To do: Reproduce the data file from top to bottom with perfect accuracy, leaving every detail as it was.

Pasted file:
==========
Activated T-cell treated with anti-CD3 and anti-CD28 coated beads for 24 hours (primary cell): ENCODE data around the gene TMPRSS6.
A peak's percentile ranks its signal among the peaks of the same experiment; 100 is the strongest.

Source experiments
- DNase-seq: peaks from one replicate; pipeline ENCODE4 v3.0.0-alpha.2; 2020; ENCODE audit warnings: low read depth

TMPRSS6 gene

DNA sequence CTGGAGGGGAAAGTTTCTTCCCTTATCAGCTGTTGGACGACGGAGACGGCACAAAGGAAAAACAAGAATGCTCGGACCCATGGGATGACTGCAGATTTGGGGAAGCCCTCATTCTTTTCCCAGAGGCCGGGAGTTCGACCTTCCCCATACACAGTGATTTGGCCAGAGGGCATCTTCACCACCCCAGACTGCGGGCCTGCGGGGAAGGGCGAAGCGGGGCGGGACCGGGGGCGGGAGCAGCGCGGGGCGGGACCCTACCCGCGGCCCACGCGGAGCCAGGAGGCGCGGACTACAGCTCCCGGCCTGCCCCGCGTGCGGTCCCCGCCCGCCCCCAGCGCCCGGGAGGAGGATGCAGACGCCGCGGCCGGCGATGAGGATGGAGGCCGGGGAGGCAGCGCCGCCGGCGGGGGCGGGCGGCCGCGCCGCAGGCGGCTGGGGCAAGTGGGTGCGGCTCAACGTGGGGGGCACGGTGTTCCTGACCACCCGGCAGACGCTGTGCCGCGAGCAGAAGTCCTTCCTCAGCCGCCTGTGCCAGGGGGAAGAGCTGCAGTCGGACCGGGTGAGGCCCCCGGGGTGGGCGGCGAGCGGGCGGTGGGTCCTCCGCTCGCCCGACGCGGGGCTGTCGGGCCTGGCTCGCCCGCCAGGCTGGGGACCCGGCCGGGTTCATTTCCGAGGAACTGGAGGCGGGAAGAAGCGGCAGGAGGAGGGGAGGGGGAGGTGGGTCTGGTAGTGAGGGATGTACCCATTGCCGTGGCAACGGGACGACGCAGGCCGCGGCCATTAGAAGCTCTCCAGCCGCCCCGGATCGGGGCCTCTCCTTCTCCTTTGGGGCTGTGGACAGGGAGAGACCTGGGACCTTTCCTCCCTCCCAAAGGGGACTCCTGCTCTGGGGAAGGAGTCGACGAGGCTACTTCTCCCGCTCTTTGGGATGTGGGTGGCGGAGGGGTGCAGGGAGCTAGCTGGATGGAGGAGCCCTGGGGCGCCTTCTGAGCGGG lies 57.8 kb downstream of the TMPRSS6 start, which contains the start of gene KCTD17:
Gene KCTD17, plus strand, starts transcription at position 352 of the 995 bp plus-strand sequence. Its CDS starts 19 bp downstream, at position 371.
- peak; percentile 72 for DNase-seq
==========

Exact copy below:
Activated T-cell treated with anti-CD3 and anti-CD28 coated beads for 24 hours (primary cell): ENCODE data around the gene TMPRSS6.
A peak's percentile ranks its signal among the peaks of the same experiment; 100 is the strongest.

Source experiments
- DNase-seq: peaks from one replicate; pipeline ENCODE4 v3.0.0-alpha.2; 2020; ENCODE audit warnings: low read depth

TMPRSS6 gene

DNA sequence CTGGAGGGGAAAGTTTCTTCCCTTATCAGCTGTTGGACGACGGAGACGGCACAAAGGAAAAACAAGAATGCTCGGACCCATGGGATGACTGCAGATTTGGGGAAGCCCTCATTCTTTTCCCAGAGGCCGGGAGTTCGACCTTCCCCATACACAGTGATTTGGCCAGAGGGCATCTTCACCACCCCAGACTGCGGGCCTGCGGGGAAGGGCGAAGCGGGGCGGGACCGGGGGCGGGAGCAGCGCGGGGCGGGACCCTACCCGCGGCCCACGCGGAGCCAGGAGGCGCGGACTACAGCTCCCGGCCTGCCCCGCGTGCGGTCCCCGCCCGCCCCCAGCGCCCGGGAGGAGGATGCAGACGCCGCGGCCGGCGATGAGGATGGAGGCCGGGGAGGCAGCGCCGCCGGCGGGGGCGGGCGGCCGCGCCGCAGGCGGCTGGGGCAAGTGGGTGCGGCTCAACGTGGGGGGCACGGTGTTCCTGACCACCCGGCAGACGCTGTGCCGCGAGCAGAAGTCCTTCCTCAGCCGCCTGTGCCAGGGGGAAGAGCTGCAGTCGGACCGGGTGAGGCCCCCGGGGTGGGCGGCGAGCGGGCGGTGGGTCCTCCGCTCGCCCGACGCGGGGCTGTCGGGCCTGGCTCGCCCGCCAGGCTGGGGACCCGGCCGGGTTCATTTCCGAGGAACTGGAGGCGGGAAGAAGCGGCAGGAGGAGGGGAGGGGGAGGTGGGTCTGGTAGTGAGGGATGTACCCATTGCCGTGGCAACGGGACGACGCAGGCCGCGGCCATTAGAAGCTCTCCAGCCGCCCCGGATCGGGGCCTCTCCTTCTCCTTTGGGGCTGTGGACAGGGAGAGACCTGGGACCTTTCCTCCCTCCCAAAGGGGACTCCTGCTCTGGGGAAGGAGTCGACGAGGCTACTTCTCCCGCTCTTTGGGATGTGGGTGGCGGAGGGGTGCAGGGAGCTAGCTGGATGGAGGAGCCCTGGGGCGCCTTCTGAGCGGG lies 57.8 kb downstream of the TMPRSS6 start, which contains the start of gene KCTD17:
Gene KCTD17, plus strand, starts transcription at position 352 of the 995 bp plus-strand sequence. Its CDS starts 19 bp downstream, at position 371.
- peak; percentile 72 for DNase-seq